Understandably, Covid-19 has created a state of general panic. That panic primarily relates to both the fear of getting sick or losing loved ones, but also the very threat to the global economy, to our businesses and organisations, and to our own jobs, careers and livelihoods. All of us, however wealthy we may be, and whatever resources we may command, have reason to be concerned.
And of course, for the vast majority of us, the financial implications are extremely real. Many of us around the world have already been laid off from work, if not made redundant. Many more are being forced to work reduced hours, take their statutory sick or even work for free.
Even if at this stage we’re fortunate enough still to have income, there is significant uncertainty of the economic future and a lack of clarity on how we need to protect ourselves going forward.
Nevertheless, on our personal financial front, no matter what our position, there are still things we can do to reduce the financial stress we are all experiencing presently. This is the time we need to be open and ready to do what it takes to survive.
1. Don’t Panic
I’ve lived and worked through several crises, not least the 2008 Great Financial Crisis and have seen the desperation and devastation. I have to say, this actually seems worse.
As I say, many people are already working reduced hours and salaries and many more have been laid off. This tendency seems to be increasing, as the outbreak stretches more widely. According to CNBC, the next expected hotspot is the US where in the coming months unemployment is expected to reach up to 15-20%. That unprecedented level is three times the unemployment rate before the outbreak.
But take a little hope from the following good news:
First, you’re not alone. And most of us will survive this. Both physically and mentally, but also financially.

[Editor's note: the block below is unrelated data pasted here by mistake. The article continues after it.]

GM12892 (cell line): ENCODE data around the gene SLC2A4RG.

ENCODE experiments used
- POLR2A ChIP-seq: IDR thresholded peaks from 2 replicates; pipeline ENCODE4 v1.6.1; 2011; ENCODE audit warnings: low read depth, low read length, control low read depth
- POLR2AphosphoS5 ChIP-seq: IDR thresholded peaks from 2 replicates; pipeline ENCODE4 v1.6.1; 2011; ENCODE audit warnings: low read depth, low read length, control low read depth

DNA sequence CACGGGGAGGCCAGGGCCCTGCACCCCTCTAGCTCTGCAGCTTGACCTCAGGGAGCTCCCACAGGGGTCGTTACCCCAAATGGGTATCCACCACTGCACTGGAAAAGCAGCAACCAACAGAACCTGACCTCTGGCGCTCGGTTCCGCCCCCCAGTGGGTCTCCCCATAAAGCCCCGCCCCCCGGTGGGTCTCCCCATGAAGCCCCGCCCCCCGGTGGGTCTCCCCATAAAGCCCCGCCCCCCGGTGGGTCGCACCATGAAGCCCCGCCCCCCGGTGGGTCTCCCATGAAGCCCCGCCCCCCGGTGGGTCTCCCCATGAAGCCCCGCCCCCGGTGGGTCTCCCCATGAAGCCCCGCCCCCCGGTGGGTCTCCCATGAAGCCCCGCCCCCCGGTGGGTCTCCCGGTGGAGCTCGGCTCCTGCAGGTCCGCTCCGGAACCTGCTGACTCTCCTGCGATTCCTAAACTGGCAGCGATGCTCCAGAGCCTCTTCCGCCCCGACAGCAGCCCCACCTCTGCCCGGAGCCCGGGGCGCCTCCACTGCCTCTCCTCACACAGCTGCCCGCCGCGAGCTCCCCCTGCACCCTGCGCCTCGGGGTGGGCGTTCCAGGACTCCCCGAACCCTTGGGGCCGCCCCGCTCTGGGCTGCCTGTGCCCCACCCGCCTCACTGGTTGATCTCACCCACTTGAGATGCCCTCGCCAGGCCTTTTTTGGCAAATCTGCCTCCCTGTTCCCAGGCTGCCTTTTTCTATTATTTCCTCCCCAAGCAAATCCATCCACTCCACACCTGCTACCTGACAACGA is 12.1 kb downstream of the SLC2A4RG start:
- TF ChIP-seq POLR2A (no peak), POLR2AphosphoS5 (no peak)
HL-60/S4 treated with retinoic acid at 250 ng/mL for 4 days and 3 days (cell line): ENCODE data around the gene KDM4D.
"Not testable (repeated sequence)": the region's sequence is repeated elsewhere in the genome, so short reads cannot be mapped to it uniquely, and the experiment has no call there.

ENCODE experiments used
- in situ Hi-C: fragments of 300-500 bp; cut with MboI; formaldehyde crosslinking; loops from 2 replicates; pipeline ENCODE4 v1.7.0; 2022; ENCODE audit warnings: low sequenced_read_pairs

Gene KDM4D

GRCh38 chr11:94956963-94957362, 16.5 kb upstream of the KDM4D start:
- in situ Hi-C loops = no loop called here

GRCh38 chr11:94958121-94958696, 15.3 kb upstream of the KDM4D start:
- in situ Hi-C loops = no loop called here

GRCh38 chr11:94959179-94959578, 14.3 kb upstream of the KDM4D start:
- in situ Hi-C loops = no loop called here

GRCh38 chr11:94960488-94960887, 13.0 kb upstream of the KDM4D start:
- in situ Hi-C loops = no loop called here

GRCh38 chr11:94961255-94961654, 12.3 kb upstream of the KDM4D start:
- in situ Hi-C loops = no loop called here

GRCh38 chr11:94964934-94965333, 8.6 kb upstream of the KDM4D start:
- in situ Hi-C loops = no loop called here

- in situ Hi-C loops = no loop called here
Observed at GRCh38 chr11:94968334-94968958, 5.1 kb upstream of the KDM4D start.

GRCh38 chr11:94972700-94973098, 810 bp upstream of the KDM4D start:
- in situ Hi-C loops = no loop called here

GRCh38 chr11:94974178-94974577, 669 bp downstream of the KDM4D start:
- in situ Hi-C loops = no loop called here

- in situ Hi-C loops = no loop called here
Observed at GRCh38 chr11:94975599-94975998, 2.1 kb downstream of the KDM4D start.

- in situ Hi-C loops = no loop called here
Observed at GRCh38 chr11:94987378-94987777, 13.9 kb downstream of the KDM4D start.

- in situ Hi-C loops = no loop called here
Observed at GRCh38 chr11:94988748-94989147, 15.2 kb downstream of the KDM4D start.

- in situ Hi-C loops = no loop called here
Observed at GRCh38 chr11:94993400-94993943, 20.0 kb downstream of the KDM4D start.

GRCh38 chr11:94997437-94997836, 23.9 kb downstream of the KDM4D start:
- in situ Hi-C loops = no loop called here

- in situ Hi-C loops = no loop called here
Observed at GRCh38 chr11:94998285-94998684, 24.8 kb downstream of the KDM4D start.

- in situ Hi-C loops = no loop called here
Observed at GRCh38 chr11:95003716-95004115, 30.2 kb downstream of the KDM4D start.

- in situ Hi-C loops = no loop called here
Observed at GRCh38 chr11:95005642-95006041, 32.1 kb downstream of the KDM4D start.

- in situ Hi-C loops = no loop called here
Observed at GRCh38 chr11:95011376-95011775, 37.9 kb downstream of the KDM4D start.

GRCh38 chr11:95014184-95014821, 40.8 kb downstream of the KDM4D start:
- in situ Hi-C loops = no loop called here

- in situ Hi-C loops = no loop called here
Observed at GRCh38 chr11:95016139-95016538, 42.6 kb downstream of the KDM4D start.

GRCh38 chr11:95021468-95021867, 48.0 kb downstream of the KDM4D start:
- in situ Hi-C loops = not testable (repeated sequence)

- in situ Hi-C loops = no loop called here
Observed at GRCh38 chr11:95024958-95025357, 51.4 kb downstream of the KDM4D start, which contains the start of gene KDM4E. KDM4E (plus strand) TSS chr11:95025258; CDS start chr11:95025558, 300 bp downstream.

Second because we’re not alone, i.e. there are many if us, governments are being forced to act to protect their citizens. And, as I’ll explore in a moment, though not particularly impressed by the health responses, I’m actually impressed so far with their economic ones.
Finally, remember that nothing is permanent, and this time too shall pass.
2. Get on Top of Your Cash Flows
I suggest all of us take this opportunity to look carefully at our cash flows. And if you’ve not done it properly before, now is the perfect time to learn a new skill! Write down the answers to these simple questions. If you follow this process step by step, I assure you you’ll feel more calm and less panicked about your financial situation going forward.
a. REGULAR MONTHLY COSTS
What are your regular monthly costs? Maybe use 6 months ago or an average of last year to find your ‘normal’ cash dispersions
b. MINIMUM MONTHLY COSTS
How can you reduce costs? Identify the unnecessary expenses you can cut, even if giving up your tennis classes is painful. They can wait and will be there when you’ll be back on your feet. Get clear on what is your absolute minimum monthly cash spend?
What are your liquid savings?
d. SURVIVAL MONTHS (=SAVINGS/MINIMUM MONTHLY COSTS)
Divide Minimum Monthly into Savings to get ‘Worst Case Survival Months’
d. REGULAR INCOME
What is the monthly income from work or elsewhere?